A clothesline in Harvard Yard full of colorful t-shirts served as an unconventional way to raise awareness of sexual violence against women.
The t-shirts, exhibited yesterday and Wednesday, were designed by victims of such abuse and were color coded for different crimes, including rape, incest and domestic violence.
Some of the t-shirts were designed by acquaintances of women who died from abuse. A few shirts also commemorated male victims.
The exhibit was sponsored by the Harvard group Response and the Boston Area Rape Crisis Center.
While the majority of the t-shirts came from the Rape Crisis Center, several were added by members of the Harvard community, according to Ivanya L. Alpert `94, co-director of Response.
The shirts are designed to reflect each woman's personal experience and help in the heading process.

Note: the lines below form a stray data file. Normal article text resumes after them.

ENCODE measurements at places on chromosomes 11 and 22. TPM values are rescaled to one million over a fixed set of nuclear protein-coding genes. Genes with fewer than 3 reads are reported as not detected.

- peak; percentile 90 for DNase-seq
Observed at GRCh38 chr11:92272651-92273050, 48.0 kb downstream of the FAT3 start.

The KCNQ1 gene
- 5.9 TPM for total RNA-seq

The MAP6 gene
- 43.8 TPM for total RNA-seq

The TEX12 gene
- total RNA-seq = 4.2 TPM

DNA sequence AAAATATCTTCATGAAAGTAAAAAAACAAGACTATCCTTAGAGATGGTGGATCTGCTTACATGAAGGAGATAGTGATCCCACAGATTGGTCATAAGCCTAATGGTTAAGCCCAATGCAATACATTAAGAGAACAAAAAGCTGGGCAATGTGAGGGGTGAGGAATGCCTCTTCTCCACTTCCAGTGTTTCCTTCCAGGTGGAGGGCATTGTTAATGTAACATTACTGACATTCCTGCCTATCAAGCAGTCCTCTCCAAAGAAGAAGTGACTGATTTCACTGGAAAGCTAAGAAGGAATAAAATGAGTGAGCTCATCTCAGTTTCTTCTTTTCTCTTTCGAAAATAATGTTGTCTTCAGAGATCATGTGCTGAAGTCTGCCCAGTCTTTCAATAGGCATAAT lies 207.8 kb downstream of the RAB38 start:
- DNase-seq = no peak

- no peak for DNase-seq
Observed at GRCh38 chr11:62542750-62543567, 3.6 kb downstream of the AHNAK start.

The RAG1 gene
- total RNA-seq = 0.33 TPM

In addition to calling attention to the larger problem in society, the exhibit is meant to focus attention on Harvard, Alpert said.
"We hope to make people aware of Response and the services we offer at Harvard," said Jessica V. Fortunato '96, a member of Response.
"No one talks about it on campus," Alpert said. "There is a sense that [because] this is Harvard, it doesn't happen here."
She said that Response has seen many cases of sexual violence on campus. "[The issue] can't be ignored," Alpert said.
Sam Zimmerman '92, a passerby, said he supported the exhibit. "It's a thousand little things like this that make a difference," Zimmerman said.
But one junior, who requested anonymity, said she had reacted differently. "My initial response was that it took something away from [the abuse]," she said.
Still, many said the exhibit was important, both for the artists and the viewers. "We hope that people will take a moment to see this as a testimony to the strength of these women," Fortunato said.